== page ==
Caltrans' new mission is promising and here's how they can achieve it

To the relief of those who care about the people of California, and the future of the planet, Caltrans has a dramatically new mission.  
The old “Caltrans Improves Mobility Across California” mission statement often put it on a path of destruction, literally. Just look at their decision to destroy over 300 homes and 120 commercial properties in Bakersfield for a $500 million highway connector.
But Caltrans’ new mission is great. Catalyzed by an incredibly productive critique of the agency by State Smart Transportation Initiative (SSTI), it shows Secretary Brian Kelly and Caltrans Director Malcolm Dougherty are ready for change. The new Caltrans will “provide a safe, sustainable, integrated, and efficient transportation system to enhance California’s economy and livability.”
Now it will be up to all of us to see that the rest of the recommendations in the report are undertaken with the same speed and sincerity – the time to modernize Caltrans may finally be upon us. 
What are some of the key steps?
A few weeks ago I was invited to testify in front of the Assembly Transportation Committee and urged four immediate areas ripe for reform, the first three of which are in the SSTI report. Here is how the four main points of the testimony line up with Caltrans’ new mission.

  1. Safe! Have Caltrans immediately get out of the business of dictating local street design. Instead, they should adopt an excellent guide on urban design put out by the National Association of City Transportation Officials (NACTO). Streets comprise more than 80% of public space in cities, and many need to be transformed. We won’t live up to Caltrans’ new mission if we rely on their outdated Highway Design Manual.
  2. Sustainable! Get Caltrans’ support to eliminate the widespread use of “Level of Service” as a primary metric that puts cars over people and places. Instead, we need to prioritize reduction in vehicle travel when planning new developments and transportation projects. We may see critical change this year, but we need Caltrans’ support.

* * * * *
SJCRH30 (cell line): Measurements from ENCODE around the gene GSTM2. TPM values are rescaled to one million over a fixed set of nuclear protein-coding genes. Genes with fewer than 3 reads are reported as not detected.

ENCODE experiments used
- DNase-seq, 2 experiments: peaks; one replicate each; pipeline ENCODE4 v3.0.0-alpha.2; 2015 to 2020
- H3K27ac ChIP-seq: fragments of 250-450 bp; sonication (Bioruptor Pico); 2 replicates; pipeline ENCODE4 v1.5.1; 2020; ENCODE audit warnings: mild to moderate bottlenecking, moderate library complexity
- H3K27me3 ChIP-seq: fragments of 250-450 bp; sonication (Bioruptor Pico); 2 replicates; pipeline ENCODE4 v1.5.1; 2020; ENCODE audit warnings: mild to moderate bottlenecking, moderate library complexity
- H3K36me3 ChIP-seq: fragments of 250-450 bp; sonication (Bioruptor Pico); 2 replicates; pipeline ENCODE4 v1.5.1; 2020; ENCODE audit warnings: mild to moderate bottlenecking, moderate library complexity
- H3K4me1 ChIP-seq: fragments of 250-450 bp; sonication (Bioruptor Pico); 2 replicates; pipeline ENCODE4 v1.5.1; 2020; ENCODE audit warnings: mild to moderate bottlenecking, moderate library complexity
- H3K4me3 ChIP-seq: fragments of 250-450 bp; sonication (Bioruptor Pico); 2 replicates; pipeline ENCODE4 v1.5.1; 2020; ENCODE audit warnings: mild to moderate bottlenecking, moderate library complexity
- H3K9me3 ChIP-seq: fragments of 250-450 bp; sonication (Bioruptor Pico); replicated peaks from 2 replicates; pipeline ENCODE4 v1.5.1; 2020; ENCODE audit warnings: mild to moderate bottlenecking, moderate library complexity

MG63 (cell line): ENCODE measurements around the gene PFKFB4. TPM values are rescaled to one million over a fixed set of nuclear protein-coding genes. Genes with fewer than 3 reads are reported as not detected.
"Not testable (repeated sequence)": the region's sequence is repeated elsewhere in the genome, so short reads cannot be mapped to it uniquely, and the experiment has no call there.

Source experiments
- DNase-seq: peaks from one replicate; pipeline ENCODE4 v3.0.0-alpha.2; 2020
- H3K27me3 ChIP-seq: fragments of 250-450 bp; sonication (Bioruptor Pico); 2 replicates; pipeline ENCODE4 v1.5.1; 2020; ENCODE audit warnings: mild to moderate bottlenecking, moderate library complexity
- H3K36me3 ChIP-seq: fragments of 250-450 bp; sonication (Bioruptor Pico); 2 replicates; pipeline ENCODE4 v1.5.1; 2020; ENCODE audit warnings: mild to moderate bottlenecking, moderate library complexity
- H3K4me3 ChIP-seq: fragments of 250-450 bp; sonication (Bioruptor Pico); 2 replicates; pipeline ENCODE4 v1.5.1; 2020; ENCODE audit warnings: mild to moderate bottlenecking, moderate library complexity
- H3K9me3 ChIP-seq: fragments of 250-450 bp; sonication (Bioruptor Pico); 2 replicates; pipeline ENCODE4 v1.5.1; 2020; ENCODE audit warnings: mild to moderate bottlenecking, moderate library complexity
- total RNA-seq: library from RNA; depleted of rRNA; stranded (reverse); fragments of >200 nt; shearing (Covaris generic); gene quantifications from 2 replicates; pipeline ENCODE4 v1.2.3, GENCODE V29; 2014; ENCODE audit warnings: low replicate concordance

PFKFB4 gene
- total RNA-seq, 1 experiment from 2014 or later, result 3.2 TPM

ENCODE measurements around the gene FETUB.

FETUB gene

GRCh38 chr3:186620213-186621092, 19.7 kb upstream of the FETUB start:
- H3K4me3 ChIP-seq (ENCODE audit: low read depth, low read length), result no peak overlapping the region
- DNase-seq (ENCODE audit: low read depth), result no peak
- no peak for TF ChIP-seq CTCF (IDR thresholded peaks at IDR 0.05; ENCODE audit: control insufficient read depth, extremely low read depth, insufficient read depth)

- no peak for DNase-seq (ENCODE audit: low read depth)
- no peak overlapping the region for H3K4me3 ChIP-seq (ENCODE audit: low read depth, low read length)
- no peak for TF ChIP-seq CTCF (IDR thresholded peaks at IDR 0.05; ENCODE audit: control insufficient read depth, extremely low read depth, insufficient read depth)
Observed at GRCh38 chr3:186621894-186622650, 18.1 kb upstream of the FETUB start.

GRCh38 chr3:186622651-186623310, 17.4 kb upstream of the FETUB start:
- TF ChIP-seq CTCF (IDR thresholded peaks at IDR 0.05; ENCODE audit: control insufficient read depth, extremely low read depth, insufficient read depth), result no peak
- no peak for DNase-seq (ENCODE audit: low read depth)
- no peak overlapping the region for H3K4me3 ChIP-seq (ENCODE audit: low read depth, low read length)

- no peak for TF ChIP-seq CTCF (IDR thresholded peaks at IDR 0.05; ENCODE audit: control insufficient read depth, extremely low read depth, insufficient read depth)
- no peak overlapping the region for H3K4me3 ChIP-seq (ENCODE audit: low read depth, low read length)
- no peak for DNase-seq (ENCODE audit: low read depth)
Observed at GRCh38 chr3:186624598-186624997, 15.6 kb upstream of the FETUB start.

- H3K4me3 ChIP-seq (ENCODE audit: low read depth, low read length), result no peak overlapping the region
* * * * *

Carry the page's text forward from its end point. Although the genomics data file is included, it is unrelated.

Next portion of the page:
3. Integrated! Change Caltrans’ highway expansion focus by finally supporting the Smart Mobility Framework. Adopted years ago by Caltrans, this is a great framework for focusing on land use, transit, vanpooling, pricing, and other options first, with highway expansion as a last resort. 
  4. Efficient! If we do make highway expansion a last resort we need more tools to move more people on our existing roads. One opportunity is to pursue “express lanes,” in which solo drivers can use carpool lanes for a fee. Right now regions that are pursuing these express lanes, like San Diego, Los Angeles, and the Bay Area, must rely primarily on highway expansion (as required by an odd mix of Caltrans and State law). TransForm is urging pilot projects to convert an existing mixed-flow lane in each direction to express lanes, as long as it funds a massive expansion of transportation choices and provides low-income mitigations. 

Watch the Assembly Transportation Committee hearing, including opening comments from the SSTI report’s authors and Stuart’s full comments (at the 1:30 marker).

Over the next year TransForm will make it a top priority to build Statewide support for some of the report's recommendations. One way to help is by coming to this year’s Transportation Choices Summit and Advocacy Day.  
Let’s work together to make sure Caltrans lives up to its excellent new mission.


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